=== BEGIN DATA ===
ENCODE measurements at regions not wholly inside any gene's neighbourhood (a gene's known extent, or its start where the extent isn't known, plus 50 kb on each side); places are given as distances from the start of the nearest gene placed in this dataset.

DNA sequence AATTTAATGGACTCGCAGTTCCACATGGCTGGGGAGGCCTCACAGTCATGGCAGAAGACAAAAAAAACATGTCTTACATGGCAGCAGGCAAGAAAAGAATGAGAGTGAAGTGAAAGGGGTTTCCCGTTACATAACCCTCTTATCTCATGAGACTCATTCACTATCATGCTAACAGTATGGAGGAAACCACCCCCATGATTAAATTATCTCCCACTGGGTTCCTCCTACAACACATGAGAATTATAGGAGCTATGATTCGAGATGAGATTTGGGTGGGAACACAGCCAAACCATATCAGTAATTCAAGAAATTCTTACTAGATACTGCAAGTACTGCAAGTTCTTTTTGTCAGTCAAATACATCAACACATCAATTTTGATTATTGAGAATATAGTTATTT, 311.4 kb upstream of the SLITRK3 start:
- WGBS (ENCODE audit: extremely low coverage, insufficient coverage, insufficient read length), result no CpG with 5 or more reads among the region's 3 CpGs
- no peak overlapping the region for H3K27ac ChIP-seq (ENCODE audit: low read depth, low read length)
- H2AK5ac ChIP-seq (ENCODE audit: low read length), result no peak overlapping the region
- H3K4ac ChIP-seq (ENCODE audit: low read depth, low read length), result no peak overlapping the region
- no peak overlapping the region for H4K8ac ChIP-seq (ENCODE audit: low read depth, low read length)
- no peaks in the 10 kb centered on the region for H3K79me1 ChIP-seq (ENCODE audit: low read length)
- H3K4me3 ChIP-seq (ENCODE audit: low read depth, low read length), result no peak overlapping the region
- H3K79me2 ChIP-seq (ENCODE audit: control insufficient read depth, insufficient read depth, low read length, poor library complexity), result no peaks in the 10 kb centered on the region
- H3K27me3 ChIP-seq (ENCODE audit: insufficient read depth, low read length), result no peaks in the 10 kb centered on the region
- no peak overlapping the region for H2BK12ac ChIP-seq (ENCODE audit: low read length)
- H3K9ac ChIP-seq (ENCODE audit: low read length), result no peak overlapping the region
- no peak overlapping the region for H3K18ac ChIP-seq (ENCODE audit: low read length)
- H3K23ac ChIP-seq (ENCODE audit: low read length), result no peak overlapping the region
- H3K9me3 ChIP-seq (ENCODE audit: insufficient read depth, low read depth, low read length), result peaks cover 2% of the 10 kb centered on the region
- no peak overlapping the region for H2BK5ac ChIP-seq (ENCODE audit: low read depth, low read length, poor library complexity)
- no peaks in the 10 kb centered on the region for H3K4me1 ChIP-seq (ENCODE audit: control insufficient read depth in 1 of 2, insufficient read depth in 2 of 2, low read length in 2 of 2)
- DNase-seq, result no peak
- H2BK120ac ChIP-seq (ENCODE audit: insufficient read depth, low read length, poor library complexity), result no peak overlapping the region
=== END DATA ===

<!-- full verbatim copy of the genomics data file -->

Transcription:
ENCODE measurements at regions not wholly inside any gene's neighbourhood (a gene's known extent, or its start where the extent isn't known, plus 50 kb on each side); places are given as distances from the start of the nearest gene placed in this dataset.

DNA sequence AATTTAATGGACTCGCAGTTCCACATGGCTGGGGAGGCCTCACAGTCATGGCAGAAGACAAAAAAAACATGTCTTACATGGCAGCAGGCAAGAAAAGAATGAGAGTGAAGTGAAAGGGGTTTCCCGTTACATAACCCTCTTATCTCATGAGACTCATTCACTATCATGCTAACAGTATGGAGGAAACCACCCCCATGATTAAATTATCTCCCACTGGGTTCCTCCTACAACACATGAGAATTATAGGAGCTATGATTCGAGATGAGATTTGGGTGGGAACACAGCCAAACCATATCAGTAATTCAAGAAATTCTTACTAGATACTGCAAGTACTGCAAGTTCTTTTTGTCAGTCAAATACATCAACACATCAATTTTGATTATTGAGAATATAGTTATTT, 311.4 kb upstream of the SLITRK3 start:
- WGBS (ENCODE audit: extremely low coverage, insufficient coverage, insufficient read length), result no CpG with 5 or more reads among the region's 3 CpGs
- no peak overlapping the region for H3K27ac ChIP-seq (ENCODE audit: low read depth, low read length)
- H2AK5ac ChIP-seq (ENCODE audit: low read length), result no peak overlapping the region
- H3K4ac ChIP-seq (ENCODE audit: low read depth, low read length), result no peak overlapping the region
- no peak overlapping the region for H4K8ac ChIP-seq (ENCODE audit: low read depth, low read length)
- no peaks in the 10 kb centered on the region for H3K79me1 ChIP-seq (ENCODE audit: low read length)
- H3K4me3 ChIP-seq (ENCODE audit: low read depth, low read length), result no peak overlapping the region
- H3K79me2 ChIP-seq (ENCODE audit: control insufficient read depth, insufficient read depth, low read length, poor library complexity), result no peaks in the 10 kb centered on the region
- H3K27me3 ChIP-seq (ENCODE audit: insufficient read depth, low read length), result no peaks in the 10 kb centered on the region
- no peak overlapping the region for H2BK12ac ChIP-seq (ENCODE audit: low read length)
- H3K9ac ChIP-seq (ENCODE audit: low read length), result no peak overlapping the region
- no peak overlapping the region for H3K18ac ChIP-seq (ENCODE audit: low read length)
- H3K23ac ChIP-seq (ENCODE audit: low read length), result no peak overlapping the region
- H3K9me3 ChIP-seq (ENCODE audit: insufficient read depth, low read depth, low read length), result peaks cover 2% of the 10 kb centered on the region
- no peak overlapping the region for H2BK5ac ChIP-seq (ENCODE audit: low read depth, low read length, poor library complexity)
- no peaks in the 10 kb centered on the region for H3K4me1 ChIP-seq (ENCODE audit: control insufficient read depth in 1 of 2, insufficient read depth in 2 of 2, low read length in 2 of 2)
- DNase-seq, result no peak
- H2BK120ac ChIP-seq (ENCODE audit: insufficient read depth, low read length, poor library complexity), result no peak overlapping the region